Money can’t buy you love – our top tips for a creative Valentine’s Day
Valentine’s Day can be tricky to get right. Expensive gifts, dining out and fancy chocolates are tried and tested approaches, but they don’t suit all budgets, and certainly don’t suit all tastes.
It shouldn’t be about spending a fortune, but simply showing you care in ways personal to you and your loved one. To help you out a little, we’ve rounded up some of our favourite Valentine’s Day ideas.
Whether it’s rediscovering an old favourite, or trying a new recipe from that book you got for Christmas, making a meal together can give you valuable time to chat while preparing the ingredients and cooking.
Set the table, maybe add some candles, and remember the finishing touches like a favourite drink or dessert. Good food cooked with care and affection can be an affordable, but special way to celebrate.
Make a day of it
An evening in together might be romantic, but a day out could be something you’ll both treasure. Book the day off work and head to a wintery beach, explore some culture spots or just wander around somewhere new. A walk out to a country pub is charming, and always rewarding when you get there. Think fresh air and cold hands, then roaring fires, cosy corners and maybe some pub grub.
If you’re feeling extra sentimental, revisit a significant place. Go back to the place you met or retrace the steps of your first date. Don’t worry if it’s not particularly glamorous – that’s what makes it special.
There are loads of ways to get creative for Valentine’s Day and, even if your finished product isn’t completely perfect, ‘that homemade touch’ will show just how much effort you’ve gone to. A scrapbook of your relationship’s ‘best bits’ will also go down a treat. Photographs are an essential, but also favourite quotes, tickets and maps will reflect what you’ve done together in an original way.
Crafts can be a great way to get the kids involved. If they’re little, painting a pot could make a great family memento. If they’re older, find an online tutorial for making bunting, paper flowers or even bath bombs.
Give the gift of me-time
Spending quality time together is important, but sometimes the most thoughtful thing you can give is peace and quiet. Allowing them the space to do the things they love is a selfless act that makes a big difference. It could be as small as running a bath and offering to watch the kids for an evening.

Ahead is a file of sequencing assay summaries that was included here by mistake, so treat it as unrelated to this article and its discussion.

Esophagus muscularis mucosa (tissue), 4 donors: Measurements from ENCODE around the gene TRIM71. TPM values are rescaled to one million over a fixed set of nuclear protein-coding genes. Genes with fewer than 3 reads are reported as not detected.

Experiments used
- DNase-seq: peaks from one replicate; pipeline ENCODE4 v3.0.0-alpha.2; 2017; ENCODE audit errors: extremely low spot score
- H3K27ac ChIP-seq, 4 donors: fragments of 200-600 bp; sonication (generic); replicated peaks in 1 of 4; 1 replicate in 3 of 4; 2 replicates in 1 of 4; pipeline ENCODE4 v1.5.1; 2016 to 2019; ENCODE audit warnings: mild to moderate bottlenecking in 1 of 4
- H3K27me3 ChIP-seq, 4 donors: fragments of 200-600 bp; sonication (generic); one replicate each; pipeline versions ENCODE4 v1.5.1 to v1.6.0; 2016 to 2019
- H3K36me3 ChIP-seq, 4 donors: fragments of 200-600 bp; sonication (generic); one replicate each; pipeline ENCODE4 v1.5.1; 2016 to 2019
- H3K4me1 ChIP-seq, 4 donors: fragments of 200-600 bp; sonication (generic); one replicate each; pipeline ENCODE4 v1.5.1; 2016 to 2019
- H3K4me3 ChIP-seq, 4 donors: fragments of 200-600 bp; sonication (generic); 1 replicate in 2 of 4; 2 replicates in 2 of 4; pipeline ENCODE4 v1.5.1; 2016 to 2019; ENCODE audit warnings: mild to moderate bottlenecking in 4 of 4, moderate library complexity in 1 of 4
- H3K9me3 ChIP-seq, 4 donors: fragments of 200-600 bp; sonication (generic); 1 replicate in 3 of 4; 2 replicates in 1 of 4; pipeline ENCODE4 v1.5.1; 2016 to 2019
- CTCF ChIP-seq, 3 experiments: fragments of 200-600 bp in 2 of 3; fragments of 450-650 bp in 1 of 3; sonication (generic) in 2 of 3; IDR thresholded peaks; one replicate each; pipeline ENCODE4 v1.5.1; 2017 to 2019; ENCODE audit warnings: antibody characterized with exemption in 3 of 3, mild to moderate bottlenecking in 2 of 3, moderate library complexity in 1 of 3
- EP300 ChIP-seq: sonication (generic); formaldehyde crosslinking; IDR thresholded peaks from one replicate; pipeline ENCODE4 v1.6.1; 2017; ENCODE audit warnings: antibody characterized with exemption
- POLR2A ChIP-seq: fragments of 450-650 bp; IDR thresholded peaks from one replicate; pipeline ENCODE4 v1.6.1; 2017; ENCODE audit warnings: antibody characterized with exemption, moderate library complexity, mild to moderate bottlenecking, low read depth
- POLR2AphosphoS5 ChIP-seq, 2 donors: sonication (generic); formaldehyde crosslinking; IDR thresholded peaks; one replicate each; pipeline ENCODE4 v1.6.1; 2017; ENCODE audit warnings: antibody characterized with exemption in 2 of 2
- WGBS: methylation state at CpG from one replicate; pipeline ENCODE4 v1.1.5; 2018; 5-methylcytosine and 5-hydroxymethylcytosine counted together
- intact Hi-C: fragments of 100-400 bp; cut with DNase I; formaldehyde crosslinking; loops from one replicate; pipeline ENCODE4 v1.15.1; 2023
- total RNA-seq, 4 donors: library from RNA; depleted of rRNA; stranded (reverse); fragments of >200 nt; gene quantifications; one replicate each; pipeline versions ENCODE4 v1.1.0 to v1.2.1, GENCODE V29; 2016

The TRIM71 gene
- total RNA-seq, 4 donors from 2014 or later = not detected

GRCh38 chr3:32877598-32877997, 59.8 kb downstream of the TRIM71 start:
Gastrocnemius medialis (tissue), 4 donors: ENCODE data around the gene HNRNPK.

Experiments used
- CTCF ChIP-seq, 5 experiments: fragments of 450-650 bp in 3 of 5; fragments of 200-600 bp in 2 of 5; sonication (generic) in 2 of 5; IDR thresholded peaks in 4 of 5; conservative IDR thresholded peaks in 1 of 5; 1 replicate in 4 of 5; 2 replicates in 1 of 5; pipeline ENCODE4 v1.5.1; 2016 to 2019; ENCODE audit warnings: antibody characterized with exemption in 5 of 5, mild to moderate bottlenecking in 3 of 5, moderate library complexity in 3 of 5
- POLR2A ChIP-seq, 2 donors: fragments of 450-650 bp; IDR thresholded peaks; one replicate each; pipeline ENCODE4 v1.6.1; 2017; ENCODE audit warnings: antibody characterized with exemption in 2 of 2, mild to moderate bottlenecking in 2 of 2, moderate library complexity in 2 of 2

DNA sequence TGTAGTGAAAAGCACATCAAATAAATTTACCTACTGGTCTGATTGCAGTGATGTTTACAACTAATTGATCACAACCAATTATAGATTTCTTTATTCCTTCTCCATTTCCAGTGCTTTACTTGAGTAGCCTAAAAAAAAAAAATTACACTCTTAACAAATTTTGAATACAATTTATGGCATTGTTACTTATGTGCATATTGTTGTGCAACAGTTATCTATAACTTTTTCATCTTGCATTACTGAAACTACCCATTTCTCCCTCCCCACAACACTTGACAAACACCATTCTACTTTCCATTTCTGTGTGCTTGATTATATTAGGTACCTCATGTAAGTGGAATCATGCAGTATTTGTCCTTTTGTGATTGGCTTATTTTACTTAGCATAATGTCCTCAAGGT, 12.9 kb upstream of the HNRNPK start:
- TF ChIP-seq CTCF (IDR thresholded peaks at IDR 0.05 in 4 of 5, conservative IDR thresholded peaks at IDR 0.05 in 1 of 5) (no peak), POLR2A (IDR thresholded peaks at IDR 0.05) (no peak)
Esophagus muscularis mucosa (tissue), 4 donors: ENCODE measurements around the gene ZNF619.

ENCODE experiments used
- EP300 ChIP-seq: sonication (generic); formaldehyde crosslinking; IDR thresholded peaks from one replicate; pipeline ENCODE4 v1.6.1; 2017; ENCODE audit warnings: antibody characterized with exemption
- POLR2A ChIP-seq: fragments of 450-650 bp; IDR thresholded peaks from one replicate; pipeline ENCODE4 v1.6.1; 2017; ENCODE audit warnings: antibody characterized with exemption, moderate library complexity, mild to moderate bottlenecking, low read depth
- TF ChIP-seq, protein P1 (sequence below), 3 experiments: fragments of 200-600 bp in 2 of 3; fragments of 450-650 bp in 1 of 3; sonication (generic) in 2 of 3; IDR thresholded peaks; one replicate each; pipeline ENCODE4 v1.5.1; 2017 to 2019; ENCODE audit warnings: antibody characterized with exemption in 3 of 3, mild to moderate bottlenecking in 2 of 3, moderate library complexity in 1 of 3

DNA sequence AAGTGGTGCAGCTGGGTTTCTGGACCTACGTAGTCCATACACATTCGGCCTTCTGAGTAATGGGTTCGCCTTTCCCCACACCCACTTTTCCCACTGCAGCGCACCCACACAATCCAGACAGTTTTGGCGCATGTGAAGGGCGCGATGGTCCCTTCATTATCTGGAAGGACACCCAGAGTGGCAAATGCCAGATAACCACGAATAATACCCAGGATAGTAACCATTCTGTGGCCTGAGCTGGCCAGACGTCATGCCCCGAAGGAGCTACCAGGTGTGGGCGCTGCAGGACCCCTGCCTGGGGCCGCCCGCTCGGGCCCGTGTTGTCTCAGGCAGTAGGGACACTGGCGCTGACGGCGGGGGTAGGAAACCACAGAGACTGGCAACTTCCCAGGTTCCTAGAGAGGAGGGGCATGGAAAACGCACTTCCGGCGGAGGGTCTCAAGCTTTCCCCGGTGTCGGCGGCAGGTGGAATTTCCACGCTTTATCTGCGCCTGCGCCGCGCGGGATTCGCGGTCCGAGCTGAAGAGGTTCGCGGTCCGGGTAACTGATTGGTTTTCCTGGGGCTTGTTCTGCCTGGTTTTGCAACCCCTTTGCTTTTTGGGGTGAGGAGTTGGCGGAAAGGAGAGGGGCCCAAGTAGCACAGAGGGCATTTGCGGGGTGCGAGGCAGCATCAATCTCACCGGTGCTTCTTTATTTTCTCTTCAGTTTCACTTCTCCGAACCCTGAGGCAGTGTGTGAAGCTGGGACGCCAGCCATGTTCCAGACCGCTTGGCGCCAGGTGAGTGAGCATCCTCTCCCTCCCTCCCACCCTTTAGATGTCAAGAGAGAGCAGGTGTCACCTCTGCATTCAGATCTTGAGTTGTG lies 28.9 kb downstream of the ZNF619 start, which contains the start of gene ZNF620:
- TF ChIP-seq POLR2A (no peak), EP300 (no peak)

Alternatively, allow them to have a weekday lie-in by getting up earlier and getting all the morning tasks done. Make breakfast and have it waiting when the alarm goes off. Get the kids’ lunches packed and ready to go, and let them enjoy an extra half an hour of relaxation before their day begins. It’s all about the little touches.
Make a cinema at home
Going to the movies is a treat at any time of the year, but why not make it more special on Valentine’s Day by bringing the magic of the cinema into your own home? Make the living room as cosy as possible with blankets and fairy lights, stock up on sweet treats and popcorn, and stick on a classic film. It’s more personal than the cinema, and you can indulge in all your old favourites.
Tradition with a twist
If traditional Valentine’s activities don’t really float your boat, then there are loads of ways to inject a little difference. If you’re into relaxed eating, go out for sushi or tapas instead. Or even better, have an indoor picnic where you can enjoy a feast of all your favourite foods.
Similarly, if you know your loved one isn’t particularly impressed by bouquets of roses, there’s a world of other flowers out there that’ll suit their taste. And if chocolates aren’t a favourite, why not swap it for something sweet you know they’ll love, or even their favourite savoury treat? You’ll be avoiding all the clichés and showing that you really know what they like.
It’s all about the build-up
If you’re opting to treat your loved one to a day out or an evening doing something they love, then you can make the surprise even sweeter by planting the seed a few days in advance.
Try leaving clues that build up in the days beforehand, or give them their present in parts. If they’re into theatre or live music, send them a link to a review on the first day, a novel or album on the next, and then tickets for a concert or show as the big reveal. It all adds up.
It’s easy to get caught up with Valentine’s Day, but caring gestures are not limited to just one day of the year, and can be all the more special if they aren’t attached to a date in the calendar. Sometimes the best excuse for doing something is “just because”. So remember, these ideas are just as valid on the 15 February, or in the middle of November.
Do you have any creative Valentine’s ideas of your own? Let us know all about them on Twitter using #Make2017Count.